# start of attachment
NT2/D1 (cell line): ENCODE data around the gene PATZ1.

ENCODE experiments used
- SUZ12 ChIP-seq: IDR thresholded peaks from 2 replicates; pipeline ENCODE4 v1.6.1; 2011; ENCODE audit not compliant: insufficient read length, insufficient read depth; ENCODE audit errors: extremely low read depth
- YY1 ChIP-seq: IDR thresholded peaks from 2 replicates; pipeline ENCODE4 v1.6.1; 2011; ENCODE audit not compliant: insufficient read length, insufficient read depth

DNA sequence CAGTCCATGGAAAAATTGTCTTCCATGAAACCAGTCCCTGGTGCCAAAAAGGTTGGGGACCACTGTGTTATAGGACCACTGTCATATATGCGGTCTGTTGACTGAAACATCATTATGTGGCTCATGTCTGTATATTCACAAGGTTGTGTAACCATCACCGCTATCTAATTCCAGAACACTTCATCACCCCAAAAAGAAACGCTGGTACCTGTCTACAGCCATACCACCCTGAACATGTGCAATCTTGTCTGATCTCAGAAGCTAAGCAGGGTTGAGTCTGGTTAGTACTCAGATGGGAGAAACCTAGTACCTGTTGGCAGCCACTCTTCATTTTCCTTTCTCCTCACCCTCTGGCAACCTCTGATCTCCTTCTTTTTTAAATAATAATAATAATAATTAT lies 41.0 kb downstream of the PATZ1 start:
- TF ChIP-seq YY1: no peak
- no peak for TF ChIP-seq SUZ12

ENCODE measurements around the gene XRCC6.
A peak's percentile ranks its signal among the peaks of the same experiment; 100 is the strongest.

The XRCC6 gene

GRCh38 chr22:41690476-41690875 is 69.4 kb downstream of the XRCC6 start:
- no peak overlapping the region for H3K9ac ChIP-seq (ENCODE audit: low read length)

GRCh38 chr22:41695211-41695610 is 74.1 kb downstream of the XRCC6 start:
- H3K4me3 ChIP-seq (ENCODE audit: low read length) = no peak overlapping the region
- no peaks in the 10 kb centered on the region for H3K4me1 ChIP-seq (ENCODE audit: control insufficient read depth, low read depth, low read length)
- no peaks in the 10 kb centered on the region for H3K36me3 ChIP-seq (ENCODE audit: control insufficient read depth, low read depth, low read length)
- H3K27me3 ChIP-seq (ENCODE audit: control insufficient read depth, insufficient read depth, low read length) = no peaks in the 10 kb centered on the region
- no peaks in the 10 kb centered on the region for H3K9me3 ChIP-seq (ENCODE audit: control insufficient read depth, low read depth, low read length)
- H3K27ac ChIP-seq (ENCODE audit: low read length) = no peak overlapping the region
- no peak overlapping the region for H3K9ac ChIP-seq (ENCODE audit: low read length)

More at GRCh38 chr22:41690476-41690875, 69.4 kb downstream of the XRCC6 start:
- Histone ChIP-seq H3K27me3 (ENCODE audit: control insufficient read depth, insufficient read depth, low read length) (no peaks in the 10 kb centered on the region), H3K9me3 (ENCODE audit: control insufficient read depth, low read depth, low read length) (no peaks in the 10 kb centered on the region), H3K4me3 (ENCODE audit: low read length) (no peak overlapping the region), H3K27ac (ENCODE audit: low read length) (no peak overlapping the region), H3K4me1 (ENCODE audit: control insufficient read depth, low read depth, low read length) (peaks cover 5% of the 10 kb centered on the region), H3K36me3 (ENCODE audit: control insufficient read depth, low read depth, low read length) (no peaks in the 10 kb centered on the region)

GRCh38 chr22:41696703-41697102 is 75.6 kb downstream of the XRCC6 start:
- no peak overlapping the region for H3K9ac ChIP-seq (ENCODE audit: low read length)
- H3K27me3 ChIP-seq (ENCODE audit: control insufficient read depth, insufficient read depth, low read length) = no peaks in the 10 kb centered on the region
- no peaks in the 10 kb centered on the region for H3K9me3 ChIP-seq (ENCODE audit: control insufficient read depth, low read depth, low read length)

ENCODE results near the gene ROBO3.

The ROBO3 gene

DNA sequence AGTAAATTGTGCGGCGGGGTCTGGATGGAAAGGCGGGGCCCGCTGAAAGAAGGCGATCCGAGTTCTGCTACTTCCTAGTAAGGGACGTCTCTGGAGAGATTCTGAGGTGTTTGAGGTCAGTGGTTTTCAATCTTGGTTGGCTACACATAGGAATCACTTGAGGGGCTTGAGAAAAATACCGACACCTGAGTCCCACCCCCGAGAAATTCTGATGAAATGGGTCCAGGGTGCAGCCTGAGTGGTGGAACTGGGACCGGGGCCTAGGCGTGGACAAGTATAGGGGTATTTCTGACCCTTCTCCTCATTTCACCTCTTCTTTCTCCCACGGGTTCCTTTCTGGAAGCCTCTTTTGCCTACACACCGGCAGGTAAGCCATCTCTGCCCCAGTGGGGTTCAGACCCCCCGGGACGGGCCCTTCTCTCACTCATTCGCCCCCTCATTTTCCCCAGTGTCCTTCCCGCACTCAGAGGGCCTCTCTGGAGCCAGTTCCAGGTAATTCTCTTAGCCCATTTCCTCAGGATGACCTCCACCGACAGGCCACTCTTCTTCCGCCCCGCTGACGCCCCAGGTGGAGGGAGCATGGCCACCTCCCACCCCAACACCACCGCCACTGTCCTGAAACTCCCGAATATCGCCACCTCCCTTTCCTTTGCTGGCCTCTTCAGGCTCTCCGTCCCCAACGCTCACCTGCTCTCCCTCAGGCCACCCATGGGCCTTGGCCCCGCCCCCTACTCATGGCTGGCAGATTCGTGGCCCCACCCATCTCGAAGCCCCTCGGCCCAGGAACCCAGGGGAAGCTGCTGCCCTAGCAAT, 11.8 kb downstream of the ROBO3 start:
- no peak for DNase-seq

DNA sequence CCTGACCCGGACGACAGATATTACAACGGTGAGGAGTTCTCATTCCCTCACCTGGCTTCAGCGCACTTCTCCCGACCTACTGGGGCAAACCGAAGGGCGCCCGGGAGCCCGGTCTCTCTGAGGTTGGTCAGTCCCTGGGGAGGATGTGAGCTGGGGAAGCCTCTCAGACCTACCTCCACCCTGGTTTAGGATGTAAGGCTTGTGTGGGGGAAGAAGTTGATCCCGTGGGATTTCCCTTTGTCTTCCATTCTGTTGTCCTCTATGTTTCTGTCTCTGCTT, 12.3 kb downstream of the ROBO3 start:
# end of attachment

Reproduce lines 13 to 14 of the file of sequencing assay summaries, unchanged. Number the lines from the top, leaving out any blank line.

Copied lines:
GRCh38 chr22:41695211-41695610 is 74.1 kb downstream of the XRCC6 start:
- H3K4me3 ChIP-seq (ENCODE audit: low read length) = no peak overlapping the region